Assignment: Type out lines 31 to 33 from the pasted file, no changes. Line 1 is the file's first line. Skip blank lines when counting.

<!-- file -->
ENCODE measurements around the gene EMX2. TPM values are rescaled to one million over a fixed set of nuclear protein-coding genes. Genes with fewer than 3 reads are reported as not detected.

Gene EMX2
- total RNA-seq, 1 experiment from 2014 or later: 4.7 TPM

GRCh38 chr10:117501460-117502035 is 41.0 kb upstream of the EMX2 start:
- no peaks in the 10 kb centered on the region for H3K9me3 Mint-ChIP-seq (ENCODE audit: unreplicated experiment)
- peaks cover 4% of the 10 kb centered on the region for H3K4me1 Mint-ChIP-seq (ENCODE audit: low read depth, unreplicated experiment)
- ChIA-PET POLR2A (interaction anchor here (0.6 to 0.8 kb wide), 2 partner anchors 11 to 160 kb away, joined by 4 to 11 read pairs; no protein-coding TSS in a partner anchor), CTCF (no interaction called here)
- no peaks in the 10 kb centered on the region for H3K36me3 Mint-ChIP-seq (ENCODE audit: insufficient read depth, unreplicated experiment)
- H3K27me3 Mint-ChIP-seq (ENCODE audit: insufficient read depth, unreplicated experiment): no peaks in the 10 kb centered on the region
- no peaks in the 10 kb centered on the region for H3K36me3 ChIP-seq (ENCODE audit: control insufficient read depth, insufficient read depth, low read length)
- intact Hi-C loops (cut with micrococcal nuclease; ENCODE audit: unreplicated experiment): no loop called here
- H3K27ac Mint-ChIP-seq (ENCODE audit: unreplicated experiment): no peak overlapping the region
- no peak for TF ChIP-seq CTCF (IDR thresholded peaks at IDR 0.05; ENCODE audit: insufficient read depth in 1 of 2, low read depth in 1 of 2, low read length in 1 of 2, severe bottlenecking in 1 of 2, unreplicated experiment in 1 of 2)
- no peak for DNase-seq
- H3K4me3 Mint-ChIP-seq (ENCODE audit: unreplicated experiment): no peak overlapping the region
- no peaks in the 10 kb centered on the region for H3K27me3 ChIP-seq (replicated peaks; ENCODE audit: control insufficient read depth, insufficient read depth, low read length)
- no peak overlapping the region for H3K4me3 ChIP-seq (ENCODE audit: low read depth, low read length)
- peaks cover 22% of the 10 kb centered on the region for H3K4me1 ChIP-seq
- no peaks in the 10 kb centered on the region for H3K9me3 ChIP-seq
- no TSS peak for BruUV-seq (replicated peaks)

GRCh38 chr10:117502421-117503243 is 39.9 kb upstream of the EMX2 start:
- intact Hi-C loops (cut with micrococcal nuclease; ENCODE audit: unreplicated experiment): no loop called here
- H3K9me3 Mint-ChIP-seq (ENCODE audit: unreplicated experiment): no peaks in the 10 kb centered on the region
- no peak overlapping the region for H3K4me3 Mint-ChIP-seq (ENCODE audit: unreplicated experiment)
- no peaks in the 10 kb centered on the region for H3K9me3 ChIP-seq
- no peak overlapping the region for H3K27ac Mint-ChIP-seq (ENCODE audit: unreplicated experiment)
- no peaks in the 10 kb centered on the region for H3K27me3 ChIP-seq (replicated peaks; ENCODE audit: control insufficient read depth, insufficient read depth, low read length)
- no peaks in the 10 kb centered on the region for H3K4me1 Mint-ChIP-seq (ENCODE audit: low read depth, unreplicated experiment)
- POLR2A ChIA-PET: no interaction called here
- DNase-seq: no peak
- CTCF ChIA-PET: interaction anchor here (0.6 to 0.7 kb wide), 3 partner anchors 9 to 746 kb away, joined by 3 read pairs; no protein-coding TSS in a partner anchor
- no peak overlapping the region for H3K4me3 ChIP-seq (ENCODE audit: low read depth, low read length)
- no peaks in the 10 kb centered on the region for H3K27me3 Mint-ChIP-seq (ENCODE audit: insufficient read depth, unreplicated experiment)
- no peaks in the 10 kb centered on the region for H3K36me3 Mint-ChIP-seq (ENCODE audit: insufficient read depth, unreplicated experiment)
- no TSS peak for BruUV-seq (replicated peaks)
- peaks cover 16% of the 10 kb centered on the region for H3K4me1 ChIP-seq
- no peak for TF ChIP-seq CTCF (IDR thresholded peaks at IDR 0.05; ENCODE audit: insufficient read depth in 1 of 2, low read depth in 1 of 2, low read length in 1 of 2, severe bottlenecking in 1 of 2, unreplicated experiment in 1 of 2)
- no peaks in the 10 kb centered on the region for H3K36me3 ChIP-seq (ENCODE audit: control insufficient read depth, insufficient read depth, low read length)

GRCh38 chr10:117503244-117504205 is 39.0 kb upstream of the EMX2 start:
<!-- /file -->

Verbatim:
- CTCF ChIA-PET: interaction anchor here (0.6 to 0.7 kb wide), 3 partner anchors 9 to 746 kb away, joined by 3 read pairs; no protein-coding TSS in a partner anchor
- no peak overlapping the region for H3K4me3 ChIP-seq (ENCODE audit: low read depth, low read length)
- no peaks in the 10 kb centered on the region for H3K27me3 Mint-ChIP-seq (ENCODE audit: insufficient read depth, unreplicated experiment)